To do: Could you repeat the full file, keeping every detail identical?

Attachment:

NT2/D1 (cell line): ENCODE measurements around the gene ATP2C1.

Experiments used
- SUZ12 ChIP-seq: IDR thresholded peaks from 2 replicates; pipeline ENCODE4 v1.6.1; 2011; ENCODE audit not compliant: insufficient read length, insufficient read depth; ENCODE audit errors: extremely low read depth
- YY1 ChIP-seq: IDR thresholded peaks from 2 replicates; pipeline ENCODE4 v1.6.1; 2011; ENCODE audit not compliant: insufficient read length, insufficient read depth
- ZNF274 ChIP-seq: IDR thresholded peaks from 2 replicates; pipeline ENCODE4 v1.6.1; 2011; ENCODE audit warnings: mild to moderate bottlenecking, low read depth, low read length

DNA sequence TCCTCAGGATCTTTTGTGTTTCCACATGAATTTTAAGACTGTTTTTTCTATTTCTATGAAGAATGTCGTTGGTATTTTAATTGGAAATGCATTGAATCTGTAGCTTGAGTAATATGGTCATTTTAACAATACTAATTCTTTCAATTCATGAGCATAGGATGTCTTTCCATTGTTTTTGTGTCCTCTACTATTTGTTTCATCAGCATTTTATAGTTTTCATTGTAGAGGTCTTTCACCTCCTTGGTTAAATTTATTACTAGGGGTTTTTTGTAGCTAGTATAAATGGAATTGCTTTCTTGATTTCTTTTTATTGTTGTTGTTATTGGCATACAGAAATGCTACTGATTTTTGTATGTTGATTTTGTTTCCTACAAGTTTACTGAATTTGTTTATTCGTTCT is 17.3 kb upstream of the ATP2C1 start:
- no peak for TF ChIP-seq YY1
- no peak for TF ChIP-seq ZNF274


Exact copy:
NT2/D1 (cell line): ENCODE measurements around the gene ATP2C1.

Experiments used
- SUZ12 ChIP-seq: IDR thresholded peaks from 2 replicates; pipeline ENCODE4 v1.6.1; 2011; ENCODE audit not compliant: insufficient read length, insufficient read depth; ENCODE audit errors: extremely low read depth
- YY1 ChIP-seq: IDR thresholded peaks from 2 replicates; pipeline ENCODE4 v1.6.1; 2011; ENCODE audit not compliant: insufficient read length, insufficient read depth
- ZNF274 ChIP-seq: IDR thresholded peaks from 2 replicates; pipeline ENCODE4 v1.6.1; 2011; ENCODE audit warnings: mild to moderate bottlenecking, low read depth, low read length

DNA sequence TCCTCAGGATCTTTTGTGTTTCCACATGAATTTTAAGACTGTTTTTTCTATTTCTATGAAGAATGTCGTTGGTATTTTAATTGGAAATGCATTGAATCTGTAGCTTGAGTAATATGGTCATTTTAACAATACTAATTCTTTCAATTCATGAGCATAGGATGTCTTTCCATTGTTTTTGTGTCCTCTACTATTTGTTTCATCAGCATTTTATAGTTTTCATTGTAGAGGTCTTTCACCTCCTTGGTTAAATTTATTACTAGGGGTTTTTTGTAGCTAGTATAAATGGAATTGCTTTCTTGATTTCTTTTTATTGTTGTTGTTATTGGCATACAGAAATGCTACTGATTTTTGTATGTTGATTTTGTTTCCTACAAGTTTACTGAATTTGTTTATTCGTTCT is 17.3 kb upstream of the ATP2C1 start:
- no peak for TF ChIP-seq YY1
- no peak for TF ChIP-seq ZNF274